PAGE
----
If reenacting was a religion, and some would consider it to be, the battlefields of Europe would be our Mecca. Every living historian I’ve ever met has either been, is planning to go or has at least talked about traveling to Normandy, Germany and the like. To set your feet in Carentan or Caen after years of studying and reenacting the battles that took place there is nothing short of life-changing. I recently caught up with a reenactor who finally made his dream trip come true nearly 20 years after he first put on the O.D. green. Check out the highlights from my interview with Mat Hanson below.
How long have you been a reenactor and what got you into the hobby?
I started reenacting back in the fall of 1998. At the time I had no idea it existed or there was such a thing as World War II reenacting. My passion or some might call an obsession, with World War II started when I was 8 years old after my first air show experience. My grandfather served during the war on an Escort Carrier in the South Pacific as a radio man on 40mm anti aircraft guns. He was always interested in aviation and turned me on to it through air shows, books, documentaries and listening to his stories. I started to spread to everything else World War II related and we would always talk about it. From these talks I would hear stories of his brothers and friends who all served. Through those stories I gained nothing but the utmost respect for our veterans and the importance to keep history alive. I wasn’t learning these lessons in my school’s history classes.
During the summer of 1998, I lost my grandfather. The Saturday before his funeral, I attended a local air show in the Twin Cities with some friends. There I stumbled across a reenacting group manning a display. I knew this was something I wanted to start doing. I had no idea how easy it was to get started and what they did. A couple of months later I attended my first tactical event and I was bitten by the bug and forever hooked.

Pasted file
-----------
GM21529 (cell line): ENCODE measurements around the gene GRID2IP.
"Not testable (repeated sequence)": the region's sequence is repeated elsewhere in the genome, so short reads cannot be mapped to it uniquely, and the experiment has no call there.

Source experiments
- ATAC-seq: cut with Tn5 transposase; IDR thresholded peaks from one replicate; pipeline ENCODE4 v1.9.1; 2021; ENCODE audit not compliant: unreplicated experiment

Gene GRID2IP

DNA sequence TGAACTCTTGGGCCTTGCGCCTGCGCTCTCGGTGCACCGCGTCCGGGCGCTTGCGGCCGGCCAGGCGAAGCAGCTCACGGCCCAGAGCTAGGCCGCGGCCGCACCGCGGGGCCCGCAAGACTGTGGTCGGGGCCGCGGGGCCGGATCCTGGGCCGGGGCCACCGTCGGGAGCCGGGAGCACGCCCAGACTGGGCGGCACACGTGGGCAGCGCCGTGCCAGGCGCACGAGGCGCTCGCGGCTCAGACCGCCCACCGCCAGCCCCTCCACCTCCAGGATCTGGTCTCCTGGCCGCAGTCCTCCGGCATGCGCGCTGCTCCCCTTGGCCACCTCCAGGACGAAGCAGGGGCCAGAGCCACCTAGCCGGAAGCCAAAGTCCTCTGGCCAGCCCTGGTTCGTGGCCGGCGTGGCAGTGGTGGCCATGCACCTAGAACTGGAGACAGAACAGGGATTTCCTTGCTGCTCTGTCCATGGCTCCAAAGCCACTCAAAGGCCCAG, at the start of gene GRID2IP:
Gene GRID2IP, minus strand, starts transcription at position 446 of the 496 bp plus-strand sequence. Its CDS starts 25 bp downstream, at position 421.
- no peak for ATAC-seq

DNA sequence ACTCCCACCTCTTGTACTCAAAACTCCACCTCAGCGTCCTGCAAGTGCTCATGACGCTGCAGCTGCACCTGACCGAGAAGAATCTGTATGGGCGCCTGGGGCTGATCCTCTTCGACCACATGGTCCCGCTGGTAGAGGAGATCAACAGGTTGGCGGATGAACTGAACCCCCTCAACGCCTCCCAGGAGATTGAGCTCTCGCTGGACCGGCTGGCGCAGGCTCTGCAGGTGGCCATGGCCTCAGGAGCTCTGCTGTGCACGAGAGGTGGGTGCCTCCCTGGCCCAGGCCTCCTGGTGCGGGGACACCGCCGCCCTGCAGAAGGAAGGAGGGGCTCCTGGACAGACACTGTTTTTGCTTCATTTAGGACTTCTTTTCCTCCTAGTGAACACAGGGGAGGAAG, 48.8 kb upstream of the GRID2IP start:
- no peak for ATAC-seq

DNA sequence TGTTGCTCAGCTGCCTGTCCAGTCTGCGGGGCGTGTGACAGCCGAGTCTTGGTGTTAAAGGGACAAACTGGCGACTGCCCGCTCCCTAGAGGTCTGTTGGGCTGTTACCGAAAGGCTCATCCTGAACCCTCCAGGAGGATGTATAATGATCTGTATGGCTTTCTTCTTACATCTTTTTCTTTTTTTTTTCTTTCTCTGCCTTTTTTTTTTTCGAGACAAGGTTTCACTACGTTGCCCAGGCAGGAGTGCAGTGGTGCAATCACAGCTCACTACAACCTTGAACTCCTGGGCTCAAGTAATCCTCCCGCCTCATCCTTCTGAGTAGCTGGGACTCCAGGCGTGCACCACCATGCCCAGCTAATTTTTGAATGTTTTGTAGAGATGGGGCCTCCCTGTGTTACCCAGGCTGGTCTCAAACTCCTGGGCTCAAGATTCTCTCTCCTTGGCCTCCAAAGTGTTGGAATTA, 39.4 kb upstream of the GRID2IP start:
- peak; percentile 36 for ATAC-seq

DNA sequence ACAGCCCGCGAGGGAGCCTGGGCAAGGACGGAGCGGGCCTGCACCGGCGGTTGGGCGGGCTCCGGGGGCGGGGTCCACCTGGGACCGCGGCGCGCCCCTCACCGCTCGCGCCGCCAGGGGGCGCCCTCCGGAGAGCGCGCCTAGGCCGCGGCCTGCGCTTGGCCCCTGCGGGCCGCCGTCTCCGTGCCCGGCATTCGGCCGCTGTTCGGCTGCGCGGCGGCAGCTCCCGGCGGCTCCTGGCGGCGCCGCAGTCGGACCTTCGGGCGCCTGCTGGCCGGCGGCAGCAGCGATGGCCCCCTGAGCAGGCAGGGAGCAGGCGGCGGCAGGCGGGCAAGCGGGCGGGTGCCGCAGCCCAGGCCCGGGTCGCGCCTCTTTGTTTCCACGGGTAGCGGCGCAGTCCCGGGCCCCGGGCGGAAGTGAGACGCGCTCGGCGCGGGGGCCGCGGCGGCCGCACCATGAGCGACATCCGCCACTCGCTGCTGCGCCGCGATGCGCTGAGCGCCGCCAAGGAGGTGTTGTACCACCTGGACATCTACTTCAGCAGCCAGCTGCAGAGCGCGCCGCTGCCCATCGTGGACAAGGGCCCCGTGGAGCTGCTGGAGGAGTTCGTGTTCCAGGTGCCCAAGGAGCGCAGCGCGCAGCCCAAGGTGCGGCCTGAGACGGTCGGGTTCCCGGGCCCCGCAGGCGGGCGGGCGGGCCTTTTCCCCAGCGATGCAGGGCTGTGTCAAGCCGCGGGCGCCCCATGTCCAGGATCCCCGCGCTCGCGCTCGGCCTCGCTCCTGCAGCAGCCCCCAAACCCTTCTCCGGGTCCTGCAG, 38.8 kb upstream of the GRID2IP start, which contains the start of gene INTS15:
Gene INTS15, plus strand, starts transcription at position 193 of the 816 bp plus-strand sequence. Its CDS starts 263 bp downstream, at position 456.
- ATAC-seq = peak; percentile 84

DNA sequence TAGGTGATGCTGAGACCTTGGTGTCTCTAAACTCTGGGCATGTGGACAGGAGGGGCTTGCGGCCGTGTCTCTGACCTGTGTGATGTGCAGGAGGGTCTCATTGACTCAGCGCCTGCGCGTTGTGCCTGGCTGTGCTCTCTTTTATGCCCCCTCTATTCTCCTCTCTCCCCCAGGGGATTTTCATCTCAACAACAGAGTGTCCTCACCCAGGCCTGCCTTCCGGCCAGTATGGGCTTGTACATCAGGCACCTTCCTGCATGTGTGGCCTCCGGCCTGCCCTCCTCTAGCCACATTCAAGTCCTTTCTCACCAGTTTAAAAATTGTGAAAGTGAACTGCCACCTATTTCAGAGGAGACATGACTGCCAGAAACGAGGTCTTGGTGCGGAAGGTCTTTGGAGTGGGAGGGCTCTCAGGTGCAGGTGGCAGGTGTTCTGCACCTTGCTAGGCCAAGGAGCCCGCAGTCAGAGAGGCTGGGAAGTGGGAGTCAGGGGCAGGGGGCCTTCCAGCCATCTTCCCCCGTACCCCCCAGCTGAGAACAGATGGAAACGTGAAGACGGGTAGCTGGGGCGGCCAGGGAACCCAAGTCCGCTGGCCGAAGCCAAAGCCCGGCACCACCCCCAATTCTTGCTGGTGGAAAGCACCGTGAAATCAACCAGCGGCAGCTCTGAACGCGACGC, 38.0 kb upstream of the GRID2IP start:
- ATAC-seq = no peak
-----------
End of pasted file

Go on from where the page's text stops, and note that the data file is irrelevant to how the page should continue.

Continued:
The loss of my grandfather hit me pretty hard, but as I reflect on this eighteen years later, his passion to teach transferred on to me and I can’t even begin to account for the hundreds of people I’ve had the pleasure to speak to and educate them on the men and women who served in WWII. Not just that, but I’ve gained countless friendships with people who like him and I share a passion to learn, discuss and keep the history alive for the future.
What unit do you portray and why?
I am a member of Fox Co. 2/502nd PIR 101st Airborne Division out of Minnesota. I joined this group because I wanted to group that had the same beliefs I have about this hobby, to honor veterans and teach history to future generations.
How long was the trip to Europe on the books?
We started planning for this trip back in February for everything to happen in September.
Where did you travel in Europe?
This trip was a big one, two weeks and five countries to hit! The plan was simple at high level five days in Normandy, four days in Holland, four days in Bastogne, and a couple of stops in Aachen, Germany and Luxembourg. Planning the stops took some more planning, but what sites we did hit was a reenactors dream vacation.
We stayed in St. Mere Eglise during the entire Normandy stay, just blocks away from the church Private John Steele landed. In Holland We stayed in Nijmegen and our hotel was blocks away from the bridge, we could see it from our balcony. In Belgium we stayed blocks from McAuliffe Square.
What was your favorite location?
This is a hard question for me, I enjoyed all of the sites we visited, but if we had to pick I would say the Normandy Area. From where we stayed, you could walk in any direction and hit an import location. There is just so much going on in a concentrated area, it is easy to miss some sites on a five day stay.